Beginning Ranchers Get First Cattle Through Farmer Veteran Fellowship Fund

Chad Tackett left the Army in 2012 after 22 years and four deployments and has been pursuing farming ever since.  His wife is also a veteran and their son is currently serving.   Chad has purchased 200 acres of a ‘slightly run-down’ farm outside Augusta, Georgia.  Joining Chad as he clears fields and builds fences is Charles “Chuck” Jones.  Chuck left the Army in 2014 and though he doesn’t own land, he does own a tractor and some equipment and has been helping Chad prepare the farm for cattle.

Marvin Frink ended his military career in 2004 after 14 years due to combat-related injuries, but continued on as an Anti-Terrorism Forces Protection Specialist trainer for Army Special Forces at Fort Bragg, North Carolina.  When he told his father he wanted to become a cattle rancher, Dad insisted he first work on other ranches for three years, which Marvin did. Since purchasing his 46 acre farm, Marvin has been building fences and clearing fields but has yet to acquire any cattle.

Chad, Chuck and Marvin will all receive cattle this Spring from the Farmer Veteran Coalition Fellowship Fund.  The Fund has awarded 20 veterans a total of $104,000 this month in the first round of 2015 selections.  “A total of 125 completed applications were submitted and it will take until the end of June to process them all,” explained Michael O’Gorman, Director of Farmer Veteran Coalition (FVC).

Marvin will bring two Black Angus heifers and their three calves back to his farm next week.  Chad and Chuck are looking at Black Angus as well, with their eye on Augusta’s farm-to-table restaurants.  All three ranchers will sell their beef under the Homegrown by Heroes label.

Marvin’s grant was made possible by funding from Prairie Grove Farms; Chad’s came through the Bob Woodruff Foundation and Chuck’s came from Newman’s Own Foundation.  Since 2011, FVC has awarded more than $600,000 in small grants in the name of the organization that has supported the fund.  FVC hopes to award $300,000 this year thanks to support from these three funders and Prudential Financial.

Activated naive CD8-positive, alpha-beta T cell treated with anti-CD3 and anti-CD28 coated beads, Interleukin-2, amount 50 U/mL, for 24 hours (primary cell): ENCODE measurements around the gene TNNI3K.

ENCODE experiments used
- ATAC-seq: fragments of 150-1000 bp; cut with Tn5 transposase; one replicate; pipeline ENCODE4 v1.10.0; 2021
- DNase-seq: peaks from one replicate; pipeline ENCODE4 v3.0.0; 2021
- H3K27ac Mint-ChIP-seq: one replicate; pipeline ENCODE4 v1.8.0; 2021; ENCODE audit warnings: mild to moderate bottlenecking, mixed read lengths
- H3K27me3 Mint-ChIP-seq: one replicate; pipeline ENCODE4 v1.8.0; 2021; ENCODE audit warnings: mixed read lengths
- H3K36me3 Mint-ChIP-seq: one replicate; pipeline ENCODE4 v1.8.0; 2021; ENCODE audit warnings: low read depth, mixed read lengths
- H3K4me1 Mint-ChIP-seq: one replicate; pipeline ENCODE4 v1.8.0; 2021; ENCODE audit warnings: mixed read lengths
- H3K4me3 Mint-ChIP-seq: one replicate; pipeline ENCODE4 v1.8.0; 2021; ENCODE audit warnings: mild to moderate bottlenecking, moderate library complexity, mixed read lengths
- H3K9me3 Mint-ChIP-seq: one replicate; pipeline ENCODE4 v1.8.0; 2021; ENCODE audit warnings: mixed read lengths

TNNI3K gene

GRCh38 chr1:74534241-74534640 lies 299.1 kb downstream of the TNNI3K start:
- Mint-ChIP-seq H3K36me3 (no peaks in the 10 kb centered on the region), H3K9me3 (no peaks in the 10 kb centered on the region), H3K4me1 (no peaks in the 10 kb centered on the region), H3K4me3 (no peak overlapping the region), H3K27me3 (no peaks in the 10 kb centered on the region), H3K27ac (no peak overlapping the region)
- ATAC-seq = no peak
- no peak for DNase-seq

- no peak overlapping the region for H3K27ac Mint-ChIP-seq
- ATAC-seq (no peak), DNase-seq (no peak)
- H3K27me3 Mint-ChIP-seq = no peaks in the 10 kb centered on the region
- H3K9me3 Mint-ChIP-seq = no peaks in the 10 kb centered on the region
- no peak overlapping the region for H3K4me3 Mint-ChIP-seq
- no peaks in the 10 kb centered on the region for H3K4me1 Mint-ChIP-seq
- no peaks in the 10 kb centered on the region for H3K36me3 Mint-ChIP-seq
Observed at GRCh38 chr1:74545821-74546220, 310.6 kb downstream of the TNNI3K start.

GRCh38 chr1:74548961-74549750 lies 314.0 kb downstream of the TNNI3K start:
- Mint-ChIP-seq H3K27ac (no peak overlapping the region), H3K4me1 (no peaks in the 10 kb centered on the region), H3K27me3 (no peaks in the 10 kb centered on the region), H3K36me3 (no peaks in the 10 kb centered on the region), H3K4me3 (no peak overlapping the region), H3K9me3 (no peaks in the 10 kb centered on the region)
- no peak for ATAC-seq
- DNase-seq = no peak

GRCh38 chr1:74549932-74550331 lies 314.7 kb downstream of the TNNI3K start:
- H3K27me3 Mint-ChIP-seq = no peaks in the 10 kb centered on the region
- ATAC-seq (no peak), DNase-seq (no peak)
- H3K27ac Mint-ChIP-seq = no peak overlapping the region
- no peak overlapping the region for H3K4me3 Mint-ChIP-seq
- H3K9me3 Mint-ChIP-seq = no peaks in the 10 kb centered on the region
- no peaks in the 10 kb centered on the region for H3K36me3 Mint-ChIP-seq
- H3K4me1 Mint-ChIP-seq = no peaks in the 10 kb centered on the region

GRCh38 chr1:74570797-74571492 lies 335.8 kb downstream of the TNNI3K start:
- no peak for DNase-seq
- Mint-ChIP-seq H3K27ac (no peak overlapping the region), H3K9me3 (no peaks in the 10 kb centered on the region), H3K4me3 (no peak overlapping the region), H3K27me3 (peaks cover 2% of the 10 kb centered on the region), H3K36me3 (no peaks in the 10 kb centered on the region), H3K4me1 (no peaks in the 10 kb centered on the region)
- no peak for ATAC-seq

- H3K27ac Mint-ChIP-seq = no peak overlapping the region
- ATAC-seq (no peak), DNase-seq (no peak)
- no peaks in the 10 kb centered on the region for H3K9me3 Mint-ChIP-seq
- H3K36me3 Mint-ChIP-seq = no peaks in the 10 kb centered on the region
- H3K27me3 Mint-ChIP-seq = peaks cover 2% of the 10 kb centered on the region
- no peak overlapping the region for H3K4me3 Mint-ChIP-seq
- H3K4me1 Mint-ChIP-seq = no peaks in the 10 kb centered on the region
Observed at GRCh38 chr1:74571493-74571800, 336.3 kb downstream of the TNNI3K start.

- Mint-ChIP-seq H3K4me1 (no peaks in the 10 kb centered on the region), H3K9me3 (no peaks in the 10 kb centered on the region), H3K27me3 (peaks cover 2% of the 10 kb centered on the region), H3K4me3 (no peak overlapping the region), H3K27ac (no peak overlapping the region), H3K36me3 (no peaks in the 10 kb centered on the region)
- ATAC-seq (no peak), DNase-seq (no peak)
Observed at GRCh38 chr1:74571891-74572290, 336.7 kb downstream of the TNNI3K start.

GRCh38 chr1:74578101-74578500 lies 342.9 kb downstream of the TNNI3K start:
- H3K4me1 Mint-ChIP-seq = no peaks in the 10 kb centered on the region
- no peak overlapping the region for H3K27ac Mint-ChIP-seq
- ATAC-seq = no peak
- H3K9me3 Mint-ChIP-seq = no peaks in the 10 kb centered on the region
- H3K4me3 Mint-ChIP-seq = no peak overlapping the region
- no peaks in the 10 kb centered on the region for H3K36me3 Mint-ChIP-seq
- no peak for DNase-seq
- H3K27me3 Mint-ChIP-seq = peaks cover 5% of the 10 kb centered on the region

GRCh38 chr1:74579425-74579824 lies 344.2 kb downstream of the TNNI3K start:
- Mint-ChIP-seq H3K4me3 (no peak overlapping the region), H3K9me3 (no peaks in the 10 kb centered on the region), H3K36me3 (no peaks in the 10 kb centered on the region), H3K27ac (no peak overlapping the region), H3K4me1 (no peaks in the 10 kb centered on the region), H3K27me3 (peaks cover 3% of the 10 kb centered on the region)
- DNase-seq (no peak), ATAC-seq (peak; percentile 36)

Fellowship funds are not sent to the veteran but rather to a third party vendor for an item critical to the launch of a young farm business. FVC requires that the veteran has already invested in their farm, and has submitted their business plan, military records, personal references and contacts for their mentors.  Applications are reviewed and voted on by nine volunteers with long careers in farming and farm lending.

Kara Warwick will  acquirea used tractor for her Tennessee farm with help from Prudential Financial.  Kara served in an Army Civil Affairs unit in both Iraq and Afghanistan.  Michael Dylan Thomas is drilling a well to get much needed water for his poultry and pork operation in Michigan.  Dylan, who served two tours with the Army in Iraq, sells much of his pork to Niman Ranch, who also funded his grant.

Navy Seal Jason Gardner was away from home when he was awarded a Fellowship for a cold room on his small vegetable farm in Southern California.  His wife and farming partner, Iris, said she will tell him when he gets back.  “He’s going to be so excited!” she said.  “He loves coming home to the farm.”